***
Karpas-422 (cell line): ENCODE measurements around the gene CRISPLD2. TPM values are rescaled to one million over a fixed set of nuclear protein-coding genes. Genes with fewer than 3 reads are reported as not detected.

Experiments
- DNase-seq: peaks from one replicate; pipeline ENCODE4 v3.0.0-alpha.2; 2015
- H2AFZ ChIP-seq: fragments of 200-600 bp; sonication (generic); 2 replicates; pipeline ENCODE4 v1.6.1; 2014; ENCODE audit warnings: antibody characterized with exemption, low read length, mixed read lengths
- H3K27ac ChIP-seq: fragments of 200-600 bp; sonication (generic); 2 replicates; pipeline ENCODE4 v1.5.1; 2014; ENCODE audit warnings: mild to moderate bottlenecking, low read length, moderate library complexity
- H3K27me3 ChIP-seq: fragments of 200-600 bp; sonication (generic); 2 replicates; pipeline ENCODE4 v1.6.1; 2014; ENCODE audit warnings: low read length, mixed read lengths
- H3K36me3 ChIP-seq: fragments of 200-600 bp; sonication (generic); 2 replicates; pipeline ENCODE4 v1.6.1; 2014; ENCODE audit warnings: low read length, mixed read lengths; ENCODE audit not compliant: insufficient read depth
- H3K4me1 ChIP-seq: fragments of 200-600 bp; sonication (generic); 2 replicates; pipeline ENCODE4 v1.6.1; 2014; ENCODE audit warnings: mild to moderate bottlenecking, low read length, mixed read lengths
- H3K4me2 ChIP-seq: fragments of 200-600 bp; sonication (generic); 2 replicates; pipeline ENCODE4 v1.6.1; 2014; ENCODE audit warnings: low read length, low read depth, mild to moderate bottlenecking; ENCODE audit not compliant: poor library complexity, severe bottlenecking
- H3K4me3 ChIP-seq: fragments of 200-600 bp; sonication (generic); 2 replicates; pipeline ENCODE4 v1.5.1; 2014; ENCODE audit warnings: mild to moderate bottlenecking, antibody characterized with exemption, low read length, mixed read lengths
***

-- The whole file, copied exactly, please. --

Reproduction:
Karpas-422 (cell line): ENCODE measurements around the gene CRISPLD2. TPM values are rescaled to one million over a fixed set of nuclear protein-coding genes. Genes with fewer than 3 reads are reported as not detected.

Experiments
- DNase-seq: peaks from one replicate; pipeline ENCODE4 v3.0.0-alpha.2; 2015
- H2AFZ ChIP-seq: fragments of 200-600 bp; sonication (generic); 2 replicates; pipeline ENCODE4 v1.6.1; 2014; ENCODE audit warnings: antibody characterized with exemption, low read length, mixed read lengths
- H3K27ac ChIP-seq: fragments of 200-600 bp; sonication (generic); 2 replicates; pipeline ENCODE4 v1.5.1; 2014; ENCODE audit warnings: mild to moderate bottlenecking, low read length, moderate library complexity
- H3K27me3 ChIP-seq: fragments of 200-600 bp; sonication (generic); 2 replicates; pipeline ENCODE4 v1.6.1; 2014; ENCODE audit warnings: low read length, mixed read lengths
- H3K36me3 ChIP-seq: fragments of 200-600 bp; sonication (generic); 2 replicates; pipeline ENCODE4 v1.6.1; 2014; ENCODE audit warnings: low read length, mixed read lengths; ENCODE audit not compliant: insufficient read depth
- H3K4me1 ChIP-seq: fragments of 200-600 bp; sonication (generic); 2 replicates; pipeline ENCODE4 v1.6.1; 2014; ENCODE audit warnings: mild to moderate bottlenecking, low read length, mixed read lengths
- H3K4me2 ChIP-seq: fragments of 200-600 bp; sonication (generic); 2 replicates; pipeline ENCODE4 v1.6.1; 2014; ENCODE audit warnings: low read length, low read depth, mild to moderate bottlenecking; ENCODE audit not compliant: poor library complexity, severe bottlenecking
- H3K4me3 ChIP-seq: fragments of 200-600 bp; sonication (generic); 2 replicates; pipeline ENCODE4 v1.5.1; 2014; ENCODE audit warnings: mild to moderate bottlenecking, antibody characterized with exemption, low read length, mixed read lengths